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MP blasts Government for dropping tolls down south but charging for Runcorn Widnes bridge
HALTON MP Derek Twigg has blasted the Government’s decision to drop plans to toll a road in East Anglia whilst forcing drivers to pay to cross the River Mersey.
He has campaigned relentlessly for local motorists to be able to drive over the Runcorn Widnes bridge and new Mersey Gateway free of charge.
However transport ministers have told Halton Council the only way a new river crossing could be funded was through tolls, which will also be levied on the existing Silver Jubilee Bridge.
In a u-turn, improvements to widen a 25-mile stretch of the heavily congested A14 will now be funded from general taxation.
Mr Twigg said: “This is a scandal.
“It is just another example of the north south divide.
“How can the Government justify paying for the A14 improvements from general taxation while forcing Halton taxpayers to pay to use what is currently an untolled local road?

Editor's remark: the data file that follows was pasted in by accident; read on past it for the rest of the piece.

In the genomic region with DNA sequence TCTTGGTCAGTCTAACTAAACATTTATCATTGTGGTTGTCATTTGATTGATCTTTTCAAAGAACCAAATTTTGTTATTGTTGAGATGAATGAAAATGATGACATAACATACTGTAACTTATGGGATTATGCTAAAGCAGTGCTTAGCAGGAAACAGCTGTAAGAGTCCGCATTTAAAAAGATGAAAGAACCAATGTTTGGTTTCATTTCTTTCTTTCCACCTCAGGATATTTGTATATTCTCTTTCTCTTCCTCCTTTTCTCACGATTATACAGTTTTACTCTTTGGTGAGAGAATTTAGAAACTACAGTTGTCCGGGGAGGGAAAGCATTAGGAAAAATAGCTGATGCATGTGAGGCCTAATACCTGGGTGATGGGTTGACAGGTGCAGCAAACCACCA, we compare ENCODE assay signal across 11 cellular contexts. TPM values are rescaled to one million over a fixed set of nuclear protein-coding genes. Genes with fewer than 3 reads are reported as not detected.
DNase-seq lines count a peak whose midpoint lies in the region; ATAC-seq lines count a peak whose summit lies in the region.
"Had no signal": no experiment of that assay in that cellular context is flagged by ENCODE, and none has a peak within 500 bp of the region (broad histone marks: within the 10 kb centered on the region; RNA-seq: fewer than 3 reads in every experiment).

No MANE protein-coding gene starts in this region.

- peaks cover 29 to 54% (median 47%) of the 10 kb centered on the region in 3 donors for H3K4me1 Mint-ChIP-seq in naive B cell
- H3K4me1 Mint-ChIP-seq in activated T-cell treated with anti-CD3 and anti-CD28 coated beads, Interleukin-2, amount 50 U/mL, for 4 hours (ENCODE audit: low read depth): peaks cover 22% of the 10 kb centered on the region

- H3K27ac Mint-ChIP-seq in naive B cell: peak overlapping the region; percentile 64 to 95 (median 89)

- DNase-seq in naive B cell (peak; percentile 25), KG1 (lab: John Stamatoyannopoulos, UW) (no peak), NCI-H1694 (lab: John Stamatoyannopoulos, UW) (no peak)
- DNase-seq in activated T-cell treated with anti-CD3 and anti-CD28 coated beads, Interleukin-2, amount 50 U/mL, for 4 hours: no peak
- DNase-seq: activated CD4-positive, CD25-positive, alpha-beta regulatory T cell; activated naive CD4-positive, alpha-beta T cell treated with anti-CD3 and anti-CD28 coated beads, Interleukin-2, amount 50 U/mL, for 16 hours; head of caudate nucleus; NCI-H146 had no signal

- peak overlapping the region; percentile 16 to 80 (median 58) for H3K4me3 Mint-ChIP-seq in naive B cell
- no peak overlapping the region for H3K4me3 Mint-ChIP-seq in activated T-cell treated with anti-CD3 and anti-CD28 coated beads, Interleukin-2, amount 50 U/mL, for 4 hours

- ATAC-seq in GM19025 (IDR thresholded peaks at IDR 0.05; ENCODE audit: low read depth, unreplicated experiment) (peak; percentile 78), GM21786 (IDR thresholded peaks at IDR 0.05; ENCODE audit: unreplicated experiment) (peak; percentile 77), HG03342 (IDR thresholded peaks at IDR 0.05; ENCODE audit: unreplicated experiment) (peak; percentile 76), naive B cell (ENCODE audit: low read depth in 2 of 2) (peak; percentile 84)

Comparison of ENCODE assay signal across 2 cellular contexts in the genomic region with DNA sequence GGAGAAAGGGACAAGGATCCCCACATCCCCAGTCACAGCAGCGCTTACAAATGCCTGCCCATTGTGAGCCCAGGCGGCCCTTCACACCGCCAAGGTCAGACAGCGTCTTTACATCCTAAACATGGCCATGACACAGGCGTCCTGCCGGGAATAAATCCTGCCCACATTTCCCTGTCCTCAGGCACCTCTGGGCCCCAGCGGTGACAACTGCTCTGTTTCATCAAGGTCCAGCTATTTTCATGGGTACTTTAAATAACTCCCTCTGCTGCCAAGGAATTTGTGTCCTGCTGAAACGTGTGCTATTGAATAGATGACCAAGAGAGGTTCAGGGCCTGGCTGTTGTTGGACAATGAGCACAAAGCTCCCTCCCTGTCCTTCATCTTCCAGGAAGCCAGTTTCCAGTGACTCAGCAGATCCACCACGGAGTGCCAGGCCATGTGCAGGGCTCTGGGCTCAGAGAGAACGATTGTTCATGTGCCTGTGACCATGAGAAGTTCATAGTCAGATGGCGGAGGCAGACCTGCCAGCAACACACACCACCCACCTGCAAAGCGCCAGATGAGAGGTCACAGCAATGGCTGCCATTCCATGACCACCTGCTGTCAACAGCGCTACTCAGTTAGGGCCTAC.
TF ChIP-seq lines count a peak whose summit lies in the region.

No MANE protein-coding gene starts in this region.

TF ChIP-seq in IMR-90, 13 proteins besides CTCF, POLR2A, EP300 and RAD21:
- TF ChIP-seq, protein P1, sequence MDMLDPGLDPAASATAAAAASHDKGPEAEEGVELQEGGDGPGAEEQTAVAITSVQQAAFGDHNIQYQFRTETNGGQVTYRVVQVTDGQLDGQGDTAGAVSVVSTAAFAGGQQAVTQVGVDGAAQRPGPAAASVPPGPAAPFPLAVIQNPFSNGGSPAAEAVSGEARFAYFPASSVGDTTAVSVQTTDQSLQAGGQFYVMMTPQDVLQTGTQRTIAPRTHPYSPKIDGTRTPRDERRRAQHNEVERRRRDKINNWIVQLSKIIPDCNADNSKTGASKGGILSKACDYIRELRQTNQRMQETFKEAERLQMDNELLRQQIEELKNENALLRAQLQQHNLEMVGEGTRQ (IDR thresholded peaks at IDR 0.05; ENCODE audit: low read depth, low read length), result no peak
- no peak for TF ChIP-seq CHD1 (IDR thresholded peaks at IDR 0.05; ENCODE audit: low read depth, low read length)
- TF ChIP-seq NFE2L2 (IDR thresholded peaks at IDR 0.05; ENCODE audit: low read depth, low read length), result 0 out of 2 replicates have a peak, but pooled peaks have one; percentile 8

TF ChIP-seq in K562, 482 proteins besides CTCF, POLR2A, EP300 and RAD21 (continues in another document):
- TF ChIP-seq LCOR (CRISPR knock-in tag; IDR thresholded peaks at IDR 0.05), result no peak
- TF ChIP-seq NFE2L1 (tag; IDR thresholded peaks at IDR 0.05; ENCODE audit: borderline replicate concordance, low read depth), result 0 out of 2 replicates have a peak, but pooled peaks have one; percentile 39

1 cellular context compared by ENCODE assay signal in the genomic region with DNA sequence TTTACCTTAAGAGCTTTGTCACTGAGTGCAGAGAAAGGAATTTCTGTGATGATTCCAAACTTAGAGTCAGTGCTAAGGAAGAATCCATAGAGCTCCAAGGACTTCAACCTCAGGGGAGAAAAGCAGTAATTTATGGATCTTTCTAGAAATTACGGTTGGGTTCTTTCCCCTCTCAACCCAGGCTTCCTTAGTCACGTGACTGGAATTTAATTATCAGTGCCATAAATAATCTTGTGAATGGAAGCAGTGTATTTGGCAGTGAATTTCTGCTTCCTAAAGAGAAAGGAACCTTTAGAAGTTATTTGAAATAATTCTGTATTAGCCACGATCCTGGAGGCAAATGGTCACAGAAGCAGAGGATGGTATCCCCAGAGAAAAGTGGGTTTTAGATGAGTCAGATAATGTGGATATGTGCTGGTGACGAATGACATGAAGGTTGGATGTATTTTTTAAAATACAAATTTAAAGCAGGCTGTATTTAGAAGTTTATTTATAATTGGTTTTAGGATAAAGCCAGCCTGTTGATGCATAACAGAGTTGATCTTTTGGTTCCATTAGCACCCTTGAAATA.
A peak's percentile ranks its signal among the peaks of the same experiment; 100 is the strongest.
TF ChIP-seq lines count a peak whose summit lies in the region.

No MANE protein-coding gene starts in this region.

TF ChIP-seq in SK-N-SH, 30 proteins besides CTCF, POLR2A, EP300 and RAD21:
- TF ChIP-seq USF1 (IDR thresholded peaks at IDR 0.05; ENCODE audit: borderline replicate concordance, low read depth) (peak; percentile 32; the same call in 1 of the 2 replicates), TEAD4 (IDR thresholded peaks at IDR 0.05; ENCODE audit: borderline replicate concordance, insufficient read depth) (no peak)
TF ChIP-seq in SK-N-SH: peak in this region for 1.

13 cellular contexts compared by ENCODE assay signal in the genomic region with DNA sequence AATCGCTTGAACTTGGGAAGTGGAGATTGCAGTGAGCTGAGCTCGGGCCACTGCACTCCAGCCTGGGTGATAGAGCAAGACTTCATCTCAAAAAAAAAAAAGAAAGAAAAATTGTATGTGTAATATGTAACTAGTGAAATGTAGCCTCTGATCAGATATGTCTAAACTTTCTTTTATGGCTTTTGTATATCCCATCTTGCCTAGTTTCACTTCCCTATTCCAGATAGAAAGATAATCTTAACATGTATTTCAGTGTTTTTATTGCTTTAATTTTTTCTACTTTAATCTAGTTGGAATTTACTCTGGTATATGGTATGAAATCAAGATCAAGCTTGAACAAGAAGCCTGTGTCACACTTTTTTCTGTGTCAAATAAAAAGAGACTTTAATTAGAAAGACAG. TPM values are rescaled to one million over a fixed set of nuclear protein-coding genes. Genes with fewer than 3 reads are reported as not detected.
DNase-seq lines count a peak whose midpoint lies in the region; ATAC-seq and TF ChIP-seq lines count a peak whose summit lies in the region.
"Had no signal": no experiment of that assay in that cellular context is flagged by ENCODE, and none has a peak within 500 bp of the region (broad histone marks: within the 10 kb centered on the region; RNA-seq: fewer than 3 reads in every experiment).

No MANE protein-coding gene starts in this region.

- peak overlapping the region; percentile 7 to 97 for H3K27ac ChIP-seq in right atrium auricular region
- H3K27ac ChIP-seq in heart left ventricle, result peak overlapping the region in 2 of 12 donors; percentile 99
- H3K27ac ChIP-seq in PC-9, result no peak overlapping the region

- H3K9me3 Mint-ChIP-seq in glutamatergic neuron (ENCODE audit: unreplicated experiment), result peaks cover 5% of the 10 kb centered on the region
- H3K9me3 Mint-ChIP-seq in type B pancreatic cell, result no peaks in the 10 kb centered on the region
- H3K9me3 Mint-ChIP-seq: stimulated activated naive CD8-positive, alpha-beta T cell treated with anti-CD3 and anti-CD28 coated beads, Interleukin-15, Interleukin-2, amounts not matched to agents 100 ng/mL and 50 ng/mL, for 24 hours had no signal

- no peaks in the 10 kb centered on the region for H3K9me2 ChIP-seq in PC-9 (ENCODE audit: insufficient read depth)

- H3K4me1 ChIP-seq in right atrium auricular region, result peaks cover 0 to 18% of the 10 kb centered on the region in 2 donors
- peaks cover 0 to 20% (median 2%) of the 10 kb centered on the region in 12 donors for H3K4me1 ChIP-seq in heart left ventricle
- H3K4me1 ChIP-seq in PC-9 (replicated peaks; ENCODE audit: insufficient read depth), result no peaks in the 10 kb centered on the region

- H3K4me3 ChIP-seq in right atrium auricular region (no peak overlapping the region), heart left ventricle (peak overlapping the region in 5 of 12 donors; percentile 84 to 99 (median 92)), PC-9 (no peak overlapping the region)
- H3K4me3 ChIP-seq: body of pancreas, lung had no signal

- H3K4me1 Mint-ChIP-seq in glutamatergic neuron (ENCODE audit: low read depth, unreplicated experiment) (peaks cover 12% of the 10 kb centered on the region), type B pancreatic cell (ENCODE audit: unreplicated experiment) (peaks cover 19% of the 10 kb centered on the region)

“Local residents are worried about the cost of visiting their family and friends, going to work and college and attending hospital and hospice appointments.
“I sometimes cross the bridge three and four times a day.”
Before the A14 decision, Mr Twigg asked Chancellor George Osborne to reconsider the tolls.
Mr Twigg added: “The Chancellor must announce in his autumn statement that he is going to find additional funding for the Mersey Gateway to allow my constituents to cross the river free of charge.”
Halton Council leader, Clr Rob Polhill, said: “We’re close to reaching a final agreement with Government on Mersey Gateway and are in regular contact with officials and ministers over the final details.
"In light of the news that tolls will not be used to fund the A14 improvements we will now be redoubling our efforts to persuade Government to use some of its share of the procurement savings to maximise the discounts available for local people.”
The proposed tolls will be similar to the Mersey tunnels, currently £1.60 each way.
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